In short, if you didn’t budget it, you definitely shouldn’t swipe it.
An FKD Feature exclusive

Buying the entire bar a round of shots will make you look really cool. But not paying the charge back on time? Not so much.

With that being said, repeat after me: “Credit cards are not free money.”

While that American Express can feel like the plastic key to adulthood, it’s incredibly important to understand the concept of credit before signing up for a card. Student loans are hard enough to pay back without a mountain of credit card debt on top of it.

Your street cred(it)

Credit is your street cred as a borrower. It lets banks/credit card companies/future employers know how likely you are to repay your debts, and do so on time. If you have “good street cred,” aka a good credit score, you will usually be offered a lower interest rate because you’re likely to pay your bills on time. Awesome!

How does it work?

You can think of each swipe as a small loan being taken out to pay for the purchase. The point being that you will swipe now and pay later. At the end of the month you’ll get a bill for all of the charges you’ve racked up. If you can’t pay the entire amount, you’ll be charged an additional fee, called interest.

Interest

By charging a percentage of the purchase price, interest is how lenders (from car dealers to credit card companies) make money. Interest rates depend on the plan or card you have and your credit score (more on that later). While “swipe now, pay later” is a catchy way to think of credit, you should actually try and pay off your bill as soon as possible. By only making minimum payments each month you end up paying much more money than the initial cost of the charge. “The longer you pay, the more you pay.”

Here are two charts from Better Money Habits to help visualize things:

princple payment

 

 

purchase chart

 

Credit report/score

You can think of your credit report as your borrowing history’s report card with a dash of personal info. It details how much you’ve borrowed, how you paid it back and how long it took you to do so. It also has your current and past addresses, social security number, employment history, account information and all inquiries made about your credit history.

You can think of your credit score as the Sparknotes version of your credit report. Most people just look at the score as a quick summary of the whole report for the same reason you didn’t really read all of Crime and Punishment in 10th grade lit class…cause ain’t nobody got time for that. (Mr. Schott, if you’re reading this, I promise I read the whole book.) The score is a number ranging upwards of 300, which is calculated by a computer that looks for patterns, characteristics and red flags in your history. The higher your credit score, the better your credit is.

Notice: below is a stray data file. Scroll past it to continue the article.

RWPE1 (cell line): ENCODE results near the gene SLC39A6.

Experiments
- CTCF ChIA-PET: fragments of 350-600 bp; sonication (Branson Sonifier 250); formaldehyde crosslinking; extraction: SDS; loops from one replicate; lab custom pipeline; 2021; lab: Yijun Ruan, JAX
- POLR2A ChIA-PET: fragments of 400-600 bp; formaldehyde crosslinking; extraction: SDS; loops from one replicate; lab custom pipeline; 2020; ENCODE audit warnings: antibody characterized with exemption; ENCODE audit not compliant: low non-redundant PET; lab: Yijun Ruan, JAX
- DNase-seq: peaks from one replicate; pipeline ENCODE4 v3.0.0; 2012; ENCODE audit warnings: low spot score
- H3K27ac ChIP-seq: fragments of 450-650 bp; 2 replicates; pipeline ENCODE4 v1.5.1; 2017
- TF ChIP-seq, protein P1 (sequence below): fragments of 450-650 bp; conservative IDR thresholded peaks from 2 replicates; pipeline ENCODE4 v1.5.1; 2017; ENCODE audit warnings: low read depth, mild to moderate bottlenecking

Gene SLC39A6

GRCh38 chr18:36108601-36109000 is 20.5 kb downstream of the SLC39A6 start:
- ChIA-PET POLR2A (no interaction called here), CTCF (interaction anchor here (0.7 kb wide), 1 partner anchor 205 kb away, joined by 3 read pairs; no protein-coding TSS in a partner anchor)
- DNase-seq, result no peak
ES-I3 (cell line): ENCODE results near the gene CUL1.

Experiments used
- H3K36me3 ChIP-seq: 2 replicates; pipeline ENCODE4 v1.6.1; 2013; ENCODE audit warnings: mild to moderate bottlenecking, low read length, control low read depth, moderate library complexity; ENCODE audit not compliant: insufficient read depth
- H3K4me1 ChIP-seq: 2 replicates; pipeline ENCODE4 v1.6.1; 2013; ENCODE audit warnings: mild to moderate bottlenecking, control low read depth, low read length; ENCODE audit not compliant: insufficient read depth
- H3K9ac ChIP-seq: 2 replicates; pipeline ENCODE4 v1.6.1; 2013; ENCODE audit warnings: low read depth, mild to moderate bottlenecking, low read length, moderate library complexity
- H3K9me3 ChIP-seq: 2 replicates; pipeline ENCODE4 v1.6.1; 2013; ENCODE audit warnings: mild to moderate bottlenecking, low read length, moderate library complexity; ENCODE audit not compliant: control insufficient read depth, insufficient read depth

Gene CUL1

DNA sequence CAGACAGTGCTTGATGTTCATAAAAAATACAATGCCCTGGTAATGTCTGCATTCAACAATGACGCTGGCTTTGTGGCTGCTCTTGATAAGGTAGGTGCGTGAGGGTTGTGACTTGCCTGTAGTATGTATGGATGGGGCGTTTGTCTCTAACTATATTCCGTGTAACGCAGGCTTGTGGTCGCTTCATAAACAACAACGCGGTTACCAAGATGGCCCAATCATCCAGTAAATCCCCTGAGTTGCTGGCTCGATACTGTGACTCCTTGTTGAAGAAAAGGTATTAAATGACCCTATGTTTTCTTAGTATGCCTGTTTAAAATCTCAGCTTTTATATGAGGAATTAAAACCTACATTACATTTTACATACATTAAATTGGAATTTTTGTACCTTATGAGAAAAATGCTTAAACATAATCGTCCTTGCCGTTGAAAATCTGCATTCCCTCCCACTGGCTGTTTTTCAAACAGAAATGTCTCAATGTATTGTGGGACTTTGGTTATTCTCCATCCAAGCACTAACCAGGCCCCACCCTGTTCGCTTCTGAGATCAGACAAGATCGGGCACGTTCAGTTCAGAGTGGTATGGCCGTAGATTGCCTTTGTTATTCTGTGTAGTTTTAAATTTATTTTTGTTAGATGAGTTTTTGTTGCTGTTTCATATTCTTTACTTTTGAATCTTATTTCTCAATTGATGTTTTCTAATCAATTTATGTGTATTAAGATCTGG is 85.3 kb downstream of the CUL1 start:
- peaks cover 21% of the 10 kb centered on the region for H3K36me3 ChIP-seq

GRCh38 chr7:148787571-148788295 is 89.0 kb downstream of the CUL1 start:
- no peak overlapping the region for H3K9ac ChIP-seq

300-629: bad credit

630-689: average credit

690-719: good credit

720 and up: excellent credit

So … Credit or Debit?

Avoid large, unplanned splurges on your credit card and backloaded payment plans that only cost a little now, but a whole lot later. In short, if you didn’t budget it, you definitely shouldn’t swipe it. Plastic may be flashy and exciting, but cash is still king. Unless you want to live off Ramen Noodles forever, make sure that you have enough money in your bank account before you buy those new Beats that you TOTALLY (do not) NEED RIGHT NOW. A good rule of thumb is to never surf Amazon late at night with your credit card within reaching distance.

Using credit doesn’t always have to be a bad thing, though. You can start building a good line of credit by charging regular monthly expenses, like rent or gas. Since these expenses are generally the same from month-to-month, there shouldn’t be any surprises when your bill comes in the mail. That also means you should be able to pay off your bill without any interest charges and be able to start building good credit.

 

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Posted 07.08.2015 - 04:30 pm EDT
http://www.genfkd.org/why-the-u-s-womens-world-cup-trophy-is-made-of-plastic

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credit Credit Cards Personal finance Student Debt

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Emily Pirt

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